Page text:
The German philosopher then, agreeably with his religious creed,directs himself by the Romish standard in his judgment of things that concern religion and the Church. After the first four centuries, notable for the diffusion and final triumph of Christianity over Paganism in the Roman Empire, he traces the Church visible

the recognition is essential to the philosophy of history. So Lect. xv. p. 197 : "Without this freedom of choice in man, this faculty of determining between the divine impulse, and the suggestions of the Spirit of Evil, there would be no history; and without a faith in such principle no philosophy of history.

At p. 247, Vol. i, after noticing Condorcet's theory of the perfectibility of man, as the liberalism of historic philosophy, he well adds, “But man's corruptibility is as great as his perfectibility.

! "This idea of divine justice and of God's judgments on the world, exemplified in history, belongs undoubtedly to the province of historical philosophy.” Lect. x. Vol. ii. p. 7.

* Ibid. p. 5. 3 See too my observations on some of these points, in the General Introduction to this Work, Vol. i. pp. 106-109.

4 Schlegel was by birth a Protestant. But in his thirty-third year, A. D. 1805, he renounced Protestantism, and embraced the Romish faith. "It was in the venerable minster at Cologne,” says his translator, “ that there was solemnized in the person of this illustrious man the alliance between the ancient faith and modern science of Germany."'-- It is to be remembered that German Protestant. ism was then scarce anything but Neology. VOL. IV.


and established (already at that time, in respect of its ac-
knowledged head, a Romish Church) through those four
long centuries which followed of the chaotic intermediate
state between ancient and modern history,' as if still
Christ's true Church, the upholder and preserver of the
Christian religion, as well as civilizer of the barbarous
invading Germanic nations; then the next three centuries,
after that the tempests had subsided, and the wild waters
of barbarian inundation begun to flow off, from Charle-
magne to Gregory VII and the first half of the twelfth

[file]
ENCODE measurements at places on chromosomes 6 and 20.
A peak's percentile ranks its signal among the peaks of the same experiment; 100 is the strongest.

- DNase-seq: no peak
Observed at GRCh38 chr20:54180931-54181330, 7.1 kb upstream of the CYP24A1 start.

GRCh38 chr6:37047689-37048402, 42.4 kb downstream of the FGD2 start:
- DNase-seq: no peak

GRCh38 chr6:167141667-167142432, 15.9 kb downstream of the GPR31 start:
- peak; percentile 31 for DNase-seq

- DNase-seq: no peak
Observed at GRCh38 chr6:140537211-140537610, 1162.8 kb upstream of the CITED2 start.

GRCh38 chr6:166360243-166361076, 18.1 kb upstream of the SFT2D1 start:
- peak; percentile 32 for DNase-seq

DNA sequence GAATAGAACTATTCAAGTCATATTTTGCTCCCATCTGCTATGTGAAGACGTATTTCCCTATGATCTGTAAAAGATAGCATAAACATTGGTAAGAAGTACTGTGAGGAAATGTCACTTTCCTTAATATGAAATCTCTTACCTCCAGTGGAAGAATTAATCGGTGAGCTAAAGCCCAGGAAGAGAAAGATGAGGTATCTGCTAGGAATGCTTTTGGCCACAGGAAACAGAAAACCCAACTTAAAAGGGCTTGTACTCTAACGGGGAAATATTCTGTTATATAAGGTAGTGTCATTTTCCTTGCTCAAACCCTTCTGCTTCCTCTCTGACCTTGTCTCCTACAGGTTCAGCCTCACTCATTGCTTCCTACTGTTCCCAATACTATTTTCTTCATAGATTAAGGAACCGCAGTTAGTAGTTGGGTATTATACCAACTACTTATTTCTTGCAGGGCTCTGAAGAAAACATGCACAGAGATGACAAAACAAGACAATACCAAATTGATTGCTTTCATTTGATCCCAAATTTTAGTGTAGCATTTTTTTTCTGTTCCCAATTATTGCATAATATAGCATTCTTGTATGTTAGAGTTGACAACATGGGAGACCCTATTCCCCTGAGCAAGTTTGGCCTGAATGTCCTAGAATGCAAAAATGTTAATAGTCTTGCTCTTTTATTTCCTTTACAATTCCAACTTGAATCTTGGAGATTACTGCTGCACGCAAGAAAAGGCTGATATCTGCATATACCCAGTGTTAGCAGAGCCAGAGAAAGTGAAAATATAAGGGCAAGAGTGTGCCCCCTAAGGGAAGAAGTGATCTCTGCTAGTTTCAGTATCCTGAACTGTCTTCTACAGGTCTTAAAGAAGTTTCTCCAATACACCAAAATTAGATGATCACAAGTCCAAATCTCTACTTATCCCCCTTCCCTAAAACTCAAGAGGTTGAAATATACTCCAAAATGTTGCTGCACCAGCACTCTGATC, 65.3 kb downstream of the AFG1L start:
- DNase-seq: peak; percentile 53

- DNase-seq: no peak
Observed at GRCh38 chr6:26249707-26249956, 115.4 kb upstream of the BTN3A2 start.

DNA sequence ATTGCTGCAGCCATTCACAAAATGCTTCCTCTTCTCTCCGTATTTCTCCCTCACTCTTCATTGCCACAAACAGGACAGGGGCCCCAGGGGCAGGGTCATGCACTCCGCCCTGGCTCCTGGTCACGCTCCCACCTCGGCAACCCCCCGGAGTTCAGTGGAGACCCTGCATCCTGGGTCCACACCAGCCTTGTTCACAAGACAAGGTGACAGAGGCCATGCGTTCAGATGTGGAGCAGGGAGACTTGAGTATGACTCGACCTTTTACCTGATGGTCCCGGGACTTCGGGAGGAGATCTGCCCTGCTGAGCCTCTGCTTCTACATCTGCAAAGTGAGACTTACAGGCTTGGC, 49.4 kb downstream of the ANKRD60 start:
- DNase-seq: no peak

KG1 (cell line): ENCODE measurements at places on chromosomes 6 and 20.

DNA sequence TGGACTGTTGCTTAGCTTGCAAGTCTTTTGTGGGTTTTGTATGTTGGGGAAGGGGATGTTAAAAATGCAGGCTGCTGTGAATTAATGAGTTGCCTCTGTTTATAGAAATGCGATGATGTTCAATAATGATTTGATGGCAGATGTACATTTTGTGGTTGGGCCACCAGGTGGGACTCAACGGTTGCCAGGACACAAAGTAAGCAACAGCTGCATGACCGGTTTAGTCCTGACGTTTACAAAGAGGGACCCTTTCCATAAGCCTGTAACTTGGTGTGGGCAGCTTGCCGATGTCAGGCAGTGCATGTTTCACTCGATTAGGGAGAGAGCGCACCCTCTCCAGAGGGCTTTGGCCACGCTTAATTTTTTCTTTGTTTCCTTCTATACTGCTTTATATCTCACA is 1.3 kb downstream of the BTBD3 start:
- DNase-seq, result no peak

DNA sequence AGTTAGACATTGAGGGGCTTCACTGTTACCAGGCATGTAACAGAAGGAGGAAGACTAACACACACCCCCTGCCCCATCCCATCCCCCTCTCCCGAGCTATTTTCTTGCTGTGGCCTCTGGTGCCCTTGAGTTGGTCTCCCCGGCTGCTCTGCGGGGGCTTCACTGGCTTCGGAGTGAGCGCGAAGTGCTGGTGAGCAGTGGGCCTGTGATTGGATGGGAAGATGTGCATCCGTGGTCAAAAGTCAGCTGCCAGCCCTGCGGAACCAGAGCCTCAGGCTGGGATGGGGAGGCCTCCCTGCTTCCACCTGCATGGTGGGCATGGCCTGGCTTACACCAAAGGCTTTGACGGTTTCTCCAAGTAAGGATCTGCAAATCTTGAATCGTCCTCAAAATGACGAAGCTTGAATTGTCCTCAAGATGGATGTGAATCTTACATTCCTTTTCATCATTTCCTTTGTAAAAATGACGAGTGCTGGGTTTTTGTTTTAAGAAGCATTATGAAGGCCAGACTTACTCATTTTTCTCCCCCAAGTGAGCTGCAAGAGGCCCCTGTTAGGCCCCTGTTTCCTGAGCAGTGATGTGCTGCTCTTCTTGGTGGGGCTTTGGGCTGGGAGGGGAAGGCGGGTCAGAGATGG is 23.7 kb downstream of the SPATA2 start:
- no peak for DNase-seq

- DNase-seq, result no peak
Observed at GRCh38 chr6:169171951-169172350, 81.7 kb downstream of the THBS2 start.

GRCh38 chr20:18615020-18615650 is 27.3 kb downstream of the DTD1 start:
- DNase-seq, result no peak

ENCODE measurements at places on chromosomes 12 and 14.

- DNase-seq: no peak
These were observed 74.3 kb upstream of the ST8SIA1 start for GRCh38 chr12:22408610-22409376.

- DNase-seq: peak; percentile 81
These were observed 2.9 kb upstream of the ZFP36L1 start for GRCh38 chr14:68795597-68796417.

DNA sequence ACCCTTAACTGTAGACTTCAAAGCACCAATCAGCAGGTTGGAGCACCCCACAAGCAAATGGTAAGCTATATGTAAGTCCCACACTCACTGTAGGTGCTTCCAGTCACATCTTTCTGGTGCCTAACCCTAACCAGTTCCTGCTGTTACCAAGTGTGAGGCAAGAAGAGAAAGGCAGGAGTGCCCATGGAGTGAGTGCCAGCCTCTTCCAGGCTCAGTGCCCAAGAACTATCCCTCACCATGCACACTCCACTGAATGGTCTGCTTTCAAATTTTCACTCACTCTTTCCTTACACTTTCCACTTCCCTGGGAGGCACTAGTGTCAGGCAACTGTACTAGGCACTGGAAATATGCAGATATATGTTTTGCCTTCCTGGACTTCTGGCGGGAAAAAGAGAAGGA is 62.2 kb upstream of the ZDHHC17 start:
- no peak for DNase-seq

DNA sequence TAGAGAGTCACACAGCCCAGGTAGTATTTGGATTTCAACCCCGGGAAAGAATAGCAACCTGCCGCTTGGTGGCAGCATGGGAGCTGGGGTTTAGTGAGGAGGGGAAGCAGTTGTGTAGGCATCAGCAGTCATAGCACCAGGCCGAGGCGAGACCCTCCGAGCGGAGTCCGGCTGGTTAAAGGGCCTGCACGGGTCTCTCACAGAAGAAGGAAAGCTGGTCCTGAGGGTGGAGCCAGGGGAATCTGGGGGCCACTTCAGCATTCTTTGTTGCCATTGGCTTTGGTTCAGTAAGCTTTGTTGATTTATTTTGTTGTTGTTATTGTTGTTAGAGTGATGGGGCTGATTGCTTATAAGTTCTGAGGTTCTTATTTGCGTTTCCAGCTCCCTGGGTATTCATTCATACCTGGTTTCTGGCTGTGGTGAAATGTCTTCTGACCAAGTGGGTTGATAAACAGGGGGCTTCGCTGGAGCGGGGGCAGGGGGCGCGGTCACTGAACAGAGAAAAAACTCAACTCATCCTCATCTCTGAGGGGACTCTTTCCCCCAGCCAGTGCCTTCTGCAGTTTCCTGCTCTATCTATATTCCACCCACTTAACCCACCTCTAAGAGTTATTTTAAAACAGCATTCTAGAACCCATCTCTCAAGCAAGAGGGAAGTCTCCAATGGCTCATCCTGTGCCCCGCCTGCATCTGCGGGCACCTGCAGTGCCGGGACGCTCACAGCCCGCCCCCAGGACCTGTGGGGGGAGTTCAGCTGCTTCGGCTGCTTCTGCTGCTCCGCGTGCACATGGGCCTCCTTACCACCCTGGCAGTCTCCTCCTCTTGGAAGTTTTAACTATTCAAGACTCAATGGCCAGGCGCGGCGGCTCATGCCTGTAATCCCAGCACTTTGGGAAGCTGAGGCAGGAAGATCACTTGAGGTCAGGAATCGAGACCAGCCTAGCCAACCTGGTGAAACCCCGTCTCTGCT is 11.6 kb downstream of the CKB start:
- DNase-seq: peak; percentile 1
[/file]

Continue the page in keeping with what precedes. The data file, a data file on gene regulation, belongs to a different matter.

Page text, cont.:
century inclusive, (a period constituting the earlier half
of the middle age,) as “the happiest era and golden
age of Christendom :" when “the influence of religion
on public life was paramount ;" when, in the project of
a universal empire to embrace all civilized nations,
the foundation-stone of the noble fabric of modern
Christendom was laid, and all the elements of a truly
Christian government and policy offered to mankind ;
“ when the principles which animated society were the
best and noblest and soundest;

"5 when the Church, “ like the all-embracing vault of heaven,” with its pure faith sheltered and shed kindly influence on all :8 and the Papal power, founded on and adapted for unity, after having grown up towards the end of this era to unprecedented greatness, used this great power only so as to preserve Christianity from being lost in a multitude of sects :-in all which he thinks to mark the presence and operation of God's animating Spirit, as well as


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| I use Schlegel's language, at the beginning of his Lecture xiii. · Beginning of Lect. xiii. So Schlegel in one sentence adopts the two Apocalyptic images of a tempest, and an inundation, whereby to symbolize the great Germanic barbaric irruption. Compare Apoc. vii. 2, xii. 15 : also Vol. i. p. 300. and Vol. iii. Note ', p. 50, where the same images are further illustrated.

3 Lecture xiii, p. 127. He particularizes the reigns of “ Charlemagne, Alfred, and the first Saxon kings and emperors of Germany, as exhibiting the paramount influence of religion on public life, and constituting the happiest era, the truly golden period of our annals :” and he exemplifies, among other things, in the earlier “spiritual chivalry of the Templars and Knights of St. John, consecrated to warfare in the cause of God," and the chivalry of the first crusades. At p. 176, he calls the early middle age thoroughly Christian." Gregory the Seventh is moreover the especial subject of his eulogy. 4 Ibid. 126, 127.

5 Lect. xiv. p. 153. 6 Lect. xii. pp. 115, 116.

7 Lect. xiv. p. 183.